Oxidative stress plays a significant role in the pathogenesis of inflammatory bowel disease. Endogenous antioxidants such as superoxide dismutase (SOD), glutathione, and catalase are normally able to counteract oxidative stress in the intestinal mucosa. However, inflammation increases the demand for these important antioxidants and results in an imbalance between pro-oxidants and antioxidants, with subsequent mucosal damage.
In Crohn’s Disease mucosal biopsies show an increase in ROIs, POPs, 8-OHdG, and iron, and decreased copper and Cu-Zn SOD activity in inflamed tissues.1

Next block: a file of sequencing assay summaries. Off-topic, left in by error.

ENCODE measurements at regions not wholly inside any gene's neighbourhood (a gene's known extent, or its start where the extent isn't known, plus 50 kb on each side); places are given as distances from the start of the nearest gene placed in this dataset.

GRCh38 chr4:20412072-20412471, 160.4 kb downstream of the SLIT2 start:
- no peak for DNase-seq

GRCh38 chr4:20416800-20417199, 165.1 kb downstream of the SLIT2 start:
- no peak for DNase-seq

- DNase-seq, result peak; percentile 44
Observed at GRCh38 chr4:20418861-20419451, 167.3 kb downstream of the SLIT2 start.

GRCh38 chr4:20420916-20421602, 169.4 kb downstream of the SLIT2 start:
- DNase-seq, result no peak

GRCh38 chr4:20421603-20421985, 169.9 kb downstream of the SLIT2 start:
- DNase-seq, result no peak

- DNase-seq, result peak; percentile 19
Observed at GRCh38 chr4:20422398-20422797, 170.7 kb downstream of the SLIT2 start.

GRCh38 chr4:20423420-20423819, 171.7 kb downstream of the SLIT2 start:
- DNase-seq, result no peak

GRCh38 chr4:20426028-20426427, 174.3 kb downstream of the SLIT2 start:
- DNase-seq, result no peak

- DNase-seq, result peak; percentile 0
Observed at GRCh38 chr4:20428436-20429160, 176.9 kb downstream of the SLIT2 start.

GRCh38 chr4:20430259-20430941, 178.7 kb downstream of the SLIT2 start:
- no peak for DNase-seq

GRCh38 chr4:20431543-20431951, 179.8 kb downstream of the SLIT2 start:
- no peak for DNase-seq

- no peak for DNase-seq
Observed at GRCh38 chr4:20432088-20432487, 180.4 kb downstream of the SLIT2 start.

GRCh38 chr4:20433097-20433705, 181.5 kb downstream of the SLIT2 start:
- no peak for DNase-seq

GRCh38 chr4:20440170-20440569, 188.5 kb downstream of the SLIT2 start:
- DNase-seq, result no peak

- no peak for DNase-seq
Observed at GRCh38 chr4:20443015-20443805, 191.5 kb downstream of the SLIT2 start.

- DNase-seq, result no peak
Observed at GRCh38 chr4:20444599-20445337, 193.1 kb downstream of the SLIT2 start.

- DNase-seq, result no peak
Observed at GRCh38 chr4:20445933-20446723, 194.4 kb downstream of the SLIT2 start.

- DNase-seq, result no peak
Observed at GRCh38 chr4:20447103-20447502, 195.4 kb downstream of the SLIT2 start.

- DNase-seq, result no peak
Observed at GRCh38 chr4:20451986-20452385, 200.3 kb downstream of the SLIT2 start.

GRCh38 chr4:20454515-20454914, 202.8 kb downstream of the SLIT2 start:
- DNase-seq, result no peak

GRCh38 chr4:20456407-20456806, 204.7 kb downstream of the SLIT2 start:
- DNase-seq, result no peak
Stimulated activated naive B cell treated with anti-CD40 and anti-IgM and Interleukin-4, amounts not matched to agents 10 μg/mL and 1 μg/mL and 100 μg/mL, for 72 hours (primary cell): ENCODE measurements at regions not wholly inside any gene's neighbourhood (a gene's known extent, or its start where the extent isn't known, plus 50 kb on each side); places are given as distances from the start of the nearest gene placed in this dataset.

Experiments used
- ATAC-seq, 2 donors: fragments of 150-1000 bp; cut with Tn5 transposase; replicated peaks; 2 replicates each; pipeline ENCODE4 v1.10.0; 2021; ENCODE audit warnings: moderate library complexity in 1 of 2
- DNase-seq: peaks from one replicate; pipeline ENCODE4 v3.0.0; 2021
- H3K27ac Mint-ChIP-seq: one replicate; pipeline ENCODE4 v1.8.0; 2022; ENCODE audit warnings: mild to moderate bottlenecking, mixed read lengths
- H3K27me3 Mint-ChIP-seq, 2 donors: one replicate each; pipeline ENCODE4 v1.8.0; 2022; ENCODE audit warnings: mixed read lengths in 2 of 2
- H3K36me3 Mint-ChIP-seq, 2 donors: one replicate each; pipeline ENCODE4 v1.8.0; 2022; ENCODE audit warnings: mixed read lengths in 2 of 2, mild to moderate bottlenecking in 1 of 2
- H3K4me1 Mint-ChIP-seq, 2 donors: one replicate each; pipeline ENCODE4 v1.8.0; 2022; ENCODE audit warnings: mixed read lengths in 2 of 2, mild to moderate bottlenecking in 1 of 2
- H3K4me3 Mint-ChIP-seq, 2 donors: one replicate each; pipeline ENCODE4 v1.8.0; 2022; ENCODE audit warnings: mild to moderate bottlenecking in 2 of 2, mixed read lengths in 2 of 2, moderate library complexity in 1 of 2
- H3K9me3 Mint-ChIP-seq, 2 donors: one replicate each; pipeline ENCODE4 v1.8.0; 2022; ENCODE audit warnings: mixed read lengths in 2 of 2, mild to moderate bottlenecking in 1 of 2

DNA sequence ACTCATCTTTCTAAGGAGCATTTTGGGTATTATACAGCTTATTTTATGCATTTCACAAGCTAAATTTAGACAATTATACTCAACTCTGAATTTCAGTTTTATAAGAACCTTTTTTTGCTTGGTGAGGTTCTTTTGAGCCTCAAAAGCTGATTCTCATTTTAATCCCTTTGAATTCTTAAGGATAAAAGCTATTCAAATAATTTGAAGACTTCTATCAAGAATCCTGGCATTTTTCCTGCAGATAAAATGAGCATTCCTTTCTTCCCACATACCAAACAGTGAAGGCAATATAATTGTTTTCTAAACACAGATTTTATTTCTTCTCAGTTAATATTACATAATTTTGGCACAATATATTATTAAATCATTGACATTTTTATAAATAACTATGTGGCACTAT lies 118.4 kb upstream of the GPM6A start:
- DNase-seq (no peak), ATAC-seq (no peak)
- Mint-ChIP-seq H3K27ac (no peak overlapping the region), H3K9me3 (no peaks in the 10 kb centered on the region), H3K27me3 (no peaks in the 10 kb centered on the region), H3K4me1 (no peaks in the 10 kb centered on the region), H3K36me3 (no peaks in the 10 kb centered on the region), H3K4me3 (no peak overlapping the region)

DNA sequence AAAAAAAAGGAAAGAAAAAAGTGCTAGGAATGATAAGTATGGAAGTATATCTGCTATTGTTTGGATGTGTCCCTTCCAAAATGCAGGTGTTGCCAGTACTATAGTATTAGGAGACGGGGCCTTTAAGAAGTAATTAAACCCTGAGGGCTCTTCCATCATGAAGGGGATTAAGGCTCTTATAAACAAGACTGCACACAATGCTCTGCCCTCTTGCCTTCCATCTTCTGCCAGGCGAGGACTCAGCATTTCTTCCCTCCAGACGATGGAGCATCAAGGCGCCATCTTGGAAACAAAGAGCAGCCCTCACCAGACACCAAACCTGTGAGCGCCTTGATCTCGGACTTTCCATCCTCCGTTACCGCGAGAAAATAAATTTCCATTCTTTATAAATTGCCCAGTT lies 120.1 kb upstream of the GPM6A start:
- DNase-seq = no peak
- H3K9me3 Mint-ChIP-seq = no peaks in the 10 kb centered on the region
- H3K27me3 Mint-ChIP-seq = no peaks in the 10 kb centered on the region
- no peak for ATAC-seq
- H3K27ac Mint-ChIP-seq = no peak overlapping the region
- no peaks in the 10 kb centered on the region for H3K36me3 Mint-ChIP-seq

Reported is a case of complete regression of symptoms in a 62-year old man with long-standing Crohn’s disease with Tempol 35mg QD. Patient’s symptoms improved greatly and his Crohn’s Disease Activity Index (CDAI) score decreased from 342 to 40 points, accompanied by a body weight increase from 53 kg to 62 kg.
Further study is needed on the effects of Tempol in the treatment of refractory Crohn’s disease.
1 Lih-Brody L, Powell SR, Collier KP, Reddy GM, Cerchia R, et al. (1996) Increased oxidative stress and decreased antioxidant defenses in mucosa of inflammatory bowel disease. Dig Dis Sci 41: 2078–2086.